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Germany's Herero reconciliation efforts rebuffed

[NAMIBIA] Some 65,000 Herero were shot, hung or forced into the desert where they died of thirst.
Some 65,000 Herero were shot, hung or forced into the desert where they died of thirst. (BBC)

The signing of an agreement between the Namibian and German governments concerning reparations for colonial rule is on hold until the various communities who suffered during that era have been consulted. The deal would have brought Euro 20 million (US $23.5 million) into development projects in the southern African country.

President Hifikepunye Pohamba, who ended a five-day state visit to Germany on Friday, told Germany's development cooperation minister, Heidemarie Wieczorek-Zeul, earlier this week that the agreement could not be finalised until the affected Herero, Nama and Damara groups were consulted.

Neither side explained why consultations with these groups had not taken place prior to the meeting in Berlin.

"I regret this, because the content of the agreement was known to the Namibian government and they agreed to it," Wieczorek-Zeul told reporters.

The agreement would have pumped money into development projects aimed at benefiting the affected groups between 2006 and 2016.

Wieczorek-Zeul made history last year when he asked for "forgiveness" for colonial atrocities committed a century ago against Herero-speaking Namibians as well as the Nama- and Damara-speaking tribes.

In Namibia the "Herero Genocide Committee 1904" lambasted the German government on Thursday for proposing a reconciliation initiative without extensive consultations.

Edwin Kanguatjivi, spokesperson for the committee, told reporters the German government had not embarked on a dialogue with them since the Wieczorek-Zeul apology in August 2004.

"The Herero people shall not be fooled by hypocritical apologies, nor shall they allow their leaders to be treated as minors," said Kanguatjivi.

In September 2001 the Herero filed a civil claim in the district court of Columbia in the United States demanding $2 billion from the German government for atrocities committed during colonial rule.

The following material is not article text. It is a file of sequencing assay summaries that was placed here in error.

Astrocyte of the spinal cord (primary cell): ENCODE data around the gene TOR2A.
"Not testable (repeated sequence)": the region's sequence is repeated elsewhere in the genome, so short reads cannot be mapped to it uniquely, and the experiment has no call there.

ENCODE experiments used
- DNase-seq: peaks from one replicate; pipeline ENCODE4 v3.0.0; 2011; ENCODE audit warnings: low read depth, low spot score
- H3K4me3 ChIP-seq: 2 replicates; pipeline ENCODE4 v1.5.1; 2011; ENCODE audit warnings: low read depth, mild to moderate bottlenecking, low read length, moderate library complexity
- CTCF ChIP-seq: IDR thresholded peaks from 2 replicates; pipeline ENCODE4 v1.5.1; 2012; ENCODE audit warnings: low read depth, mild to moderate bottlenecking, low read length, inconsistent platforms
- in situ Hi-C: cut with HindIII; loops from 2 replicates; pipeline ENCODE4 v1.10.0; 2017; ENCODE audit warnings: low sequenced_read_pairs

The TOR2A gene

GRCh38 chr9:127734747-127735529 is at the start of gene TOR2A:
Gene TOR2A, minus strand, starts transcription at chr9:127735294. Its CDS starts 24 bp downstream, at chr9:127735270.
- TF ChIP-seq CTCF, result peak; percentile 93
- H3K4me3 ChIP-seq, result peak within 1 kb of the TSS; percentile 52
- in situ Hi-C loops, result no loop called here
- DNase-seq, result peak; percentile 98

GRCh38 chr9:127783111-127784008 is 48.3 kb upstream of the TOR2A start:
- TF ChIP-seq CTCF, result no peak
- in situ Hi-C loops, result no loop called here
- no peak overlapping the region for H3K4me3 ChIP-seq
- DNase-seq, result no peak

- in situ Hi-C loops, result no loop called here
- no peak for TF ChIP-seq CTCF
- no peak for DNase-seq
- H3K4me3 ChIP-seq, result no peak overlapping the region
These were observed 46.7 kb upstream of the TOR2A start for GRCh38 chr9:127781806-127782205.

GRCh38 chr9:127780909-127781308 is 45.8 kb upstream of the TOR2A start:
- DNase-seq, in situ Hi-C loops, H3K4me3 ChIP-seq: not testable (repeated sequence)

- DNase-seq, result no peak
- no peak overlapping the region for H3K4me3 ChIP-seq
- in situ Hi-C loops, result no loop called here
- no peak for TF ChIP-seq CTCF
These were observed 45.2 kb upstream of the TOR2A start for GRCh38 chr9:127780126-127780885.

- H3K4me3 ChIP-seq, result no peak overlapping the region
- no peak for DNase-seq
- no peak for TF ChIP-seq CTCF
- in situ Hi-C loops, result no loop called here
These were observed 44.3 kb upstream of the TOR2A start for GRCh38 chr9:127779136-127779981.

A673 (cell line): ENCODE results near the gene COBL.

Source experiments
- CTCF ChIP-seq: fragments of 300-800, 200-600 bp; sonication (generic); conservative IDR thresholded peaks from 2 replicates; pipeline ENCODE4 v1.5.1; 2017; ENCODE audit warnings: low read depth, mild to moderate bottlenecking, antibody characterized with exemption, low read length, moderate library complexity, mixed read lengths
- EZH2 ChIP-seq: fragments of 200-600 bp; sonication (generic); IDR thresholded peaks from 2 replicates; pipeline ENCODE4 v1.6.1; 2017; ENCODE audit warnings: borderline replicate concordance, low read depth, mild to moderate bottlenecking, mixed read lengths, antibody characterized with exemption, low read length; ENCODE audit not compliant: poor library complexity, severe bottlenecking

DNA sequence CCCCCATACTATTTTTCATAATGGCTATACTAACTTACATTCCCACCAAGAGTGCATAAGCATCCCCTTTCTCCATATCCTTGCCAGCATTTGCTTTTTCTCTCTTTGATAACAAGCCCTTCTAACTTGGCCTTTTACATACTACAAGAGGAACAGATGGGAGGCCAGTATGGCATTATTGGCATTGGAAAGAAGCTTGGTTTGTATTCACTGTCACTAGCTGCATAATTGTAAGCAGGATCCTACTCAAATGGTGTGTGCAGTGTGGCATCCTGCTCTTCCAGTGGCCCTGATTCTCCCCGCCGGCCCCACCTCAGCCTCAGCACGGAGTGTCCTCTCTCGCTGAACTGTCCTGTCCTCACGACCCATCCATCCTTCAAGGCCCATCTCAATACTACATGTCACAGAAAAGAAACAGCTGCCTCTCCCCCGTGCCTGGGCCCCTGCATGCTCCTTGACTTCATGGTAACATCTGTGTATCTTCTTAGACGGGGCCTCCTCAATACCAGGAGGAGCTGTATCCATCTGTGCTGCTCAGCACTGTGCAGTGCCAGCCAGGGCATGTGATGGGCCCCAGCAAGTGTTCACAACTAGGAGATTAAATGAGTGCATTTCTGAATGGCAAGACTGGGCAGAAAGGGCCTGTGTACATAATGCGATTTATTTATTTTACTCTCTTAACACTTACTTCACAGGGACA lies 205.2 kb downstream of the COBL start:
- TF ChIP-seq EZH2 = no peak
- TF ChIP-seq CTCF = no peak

The lawsuit lodged by the Herero People's Reparation Corporation also seeks $2 billion from three German companies - Deutsche Bank; mining company Terex Corporation, formerly Orenstein-Koppel Co.; and the shipping company, Deutsche Afrika Linie, formerly Woermann Linie.

The district court of Columbia was chosen for the lawsuit because a 216-year-old American law, the Alien Tort Claims Act of 1789, allows such civil action to be taken.

Germany and Namibia will discuss the extension of bilateral development cooperation for 2006 and 2007 next week in the capital, Windhoek.

President Hifikepunye Pohamba, who ended a five-day state visit to Germany on Friday, told Germany's development cooperation minister, Heidemarie Wieczorek-Zeul, earlier this week that the agreement could not be finalised until the affected Herero, Nama and Damara groups were consulted.

Neither side explained why consultations with these groups had not taken place prior to the meeting in Berlin.

"I regret this, because the content of the agreement was known to the Namibian government and they agreed to it," Wieczorek-Zeul told reporters.

The agreement would have pumped money into development projects aimed at benefiting the affected groups between 2006 and 2016.

Wieczorek-Zeul made history last year when he asked for "forgiveness" for colonial atrocities committed a century ago against Herero-speaking Namibians as well as the Nama- and Damara-speaking tribes.

In Namibia the "Herero Genocide Committee 1904" lambasted the German government on Thursday for proposing a reconciliation initiative without extensive consultations.

Edwin Kanguatjivi, spokesperson for the committee, told reporters the German government had not embarked on a dialogue with them since the Wieczorek-Zeul apology in August 2004.

"The Herero people shall not be fooled by hypocritical apologies, nor shall they allow their leaders to be treated as minors," said Kanguatjivi.

In September 2001 the Herero filed a civil claim in the district court of Columbia in the United States demanding $2 billion from the German government for atrocities committed during colonial rule.

The lawsuit lodged by the Herero People's Reparation Corporation also seeks $2 billion from three German companies - Deutsche Bank; mining company Terex Corporation, formerly Orenstein-Koppel Co.; and the shipping company, Deutsche Afrika Linie, formerly Woermann Linie.

The district court of Columbia was chosen for the lawsuit because a 216-year-old American law, the Alien Tort Claims Act of 1789, allows such civil action to be taken.

Germany and Namibia will discuss the extension of bilateral development cooperation for 2006 and 2007 next week in the capital, Windhoek.


This article was produced by IRIN News while it was part of the United Nations Office for the Coordination of Humanitarian Affairs. Please send queries on copyright or liability to the UN. For more information: https://shop.un.org/rights-permissions

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